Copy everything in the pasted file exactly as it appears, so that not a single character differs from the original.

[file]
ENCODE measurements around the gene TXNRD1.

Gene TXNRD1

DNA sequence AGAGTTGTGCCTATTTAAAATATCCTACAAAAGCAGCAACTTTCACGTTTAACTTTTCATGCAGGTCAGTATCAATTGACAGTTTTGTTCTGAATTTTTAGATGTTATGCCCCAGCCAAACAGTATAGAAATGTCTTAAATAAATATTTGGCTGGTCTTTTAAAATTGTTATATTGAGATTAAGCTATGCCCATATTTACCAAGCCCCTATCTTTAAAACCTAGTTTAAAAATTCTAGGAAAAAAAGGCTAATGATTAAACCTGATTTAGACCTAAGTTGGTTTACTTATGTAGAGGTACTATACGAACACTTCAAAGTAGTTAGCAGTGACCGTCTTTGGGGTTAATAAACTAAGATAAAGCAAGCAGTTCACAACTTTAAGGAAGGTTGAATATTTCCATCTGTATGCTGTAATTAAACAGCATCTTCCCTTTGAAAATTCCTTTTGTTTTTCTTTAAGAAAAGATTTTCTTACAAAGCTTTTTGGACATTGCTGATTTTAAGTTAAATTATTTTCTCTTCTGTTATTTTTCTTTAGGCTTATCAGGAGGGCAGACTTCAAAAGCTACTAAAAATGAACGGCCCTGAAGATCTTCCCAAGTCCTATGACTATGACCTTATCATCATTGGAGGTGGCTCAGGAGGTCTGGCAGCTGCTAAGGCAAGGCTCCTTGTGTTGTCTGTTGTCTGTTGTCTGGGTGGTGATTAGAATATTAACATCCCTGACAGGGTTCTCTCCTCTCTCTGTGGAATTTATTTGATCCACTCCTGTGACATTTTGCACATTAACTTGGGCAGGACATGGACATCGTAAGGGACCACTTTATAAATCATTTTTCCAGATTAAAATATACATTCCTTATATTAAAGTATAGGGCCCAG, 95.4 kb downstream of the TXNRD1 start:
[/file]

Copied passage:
ENCODE measurements around the gene TXNRD1.

Gene TXNRD1

DNA sequence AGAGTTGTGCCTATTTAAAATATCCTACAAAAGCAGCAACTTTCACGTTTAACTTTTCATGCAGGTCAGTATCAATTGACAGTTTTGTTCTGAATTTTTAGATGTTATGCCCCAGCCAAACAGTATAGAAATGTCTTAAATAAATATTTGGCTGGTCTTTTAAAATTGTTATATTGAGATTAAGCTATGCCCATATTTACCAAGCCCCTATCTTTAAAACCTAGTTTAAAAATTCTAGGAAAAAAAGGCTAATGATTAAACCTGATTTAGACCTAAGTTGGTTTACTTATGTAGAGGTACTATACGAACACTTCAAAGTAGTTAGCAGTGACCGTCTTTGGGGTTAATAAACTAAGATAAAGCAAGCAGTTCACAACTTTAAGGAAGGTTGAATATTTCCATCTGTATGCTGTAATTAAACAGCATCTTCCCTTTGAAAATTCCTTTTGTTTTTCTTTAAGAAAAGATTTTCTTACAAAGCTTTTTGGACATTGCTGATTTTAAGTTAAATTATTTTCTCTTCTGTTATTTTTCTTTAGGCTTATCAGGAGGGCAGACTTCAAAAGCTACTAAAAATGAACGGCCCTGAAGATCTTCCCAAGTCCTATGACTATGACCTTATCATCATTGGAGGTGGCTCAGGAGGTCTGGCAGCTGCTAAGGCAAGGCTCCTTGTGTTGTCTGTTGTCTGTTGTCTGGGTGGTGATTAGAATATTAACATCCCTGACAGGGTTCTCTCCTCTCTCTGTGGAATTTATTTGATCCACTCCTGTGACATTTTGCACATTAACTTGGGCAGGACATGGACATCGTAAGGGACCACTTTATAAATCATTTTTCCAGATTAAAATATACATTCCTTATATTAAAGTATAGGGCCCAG, 95.4 kb downstream of the TXNRD1 start: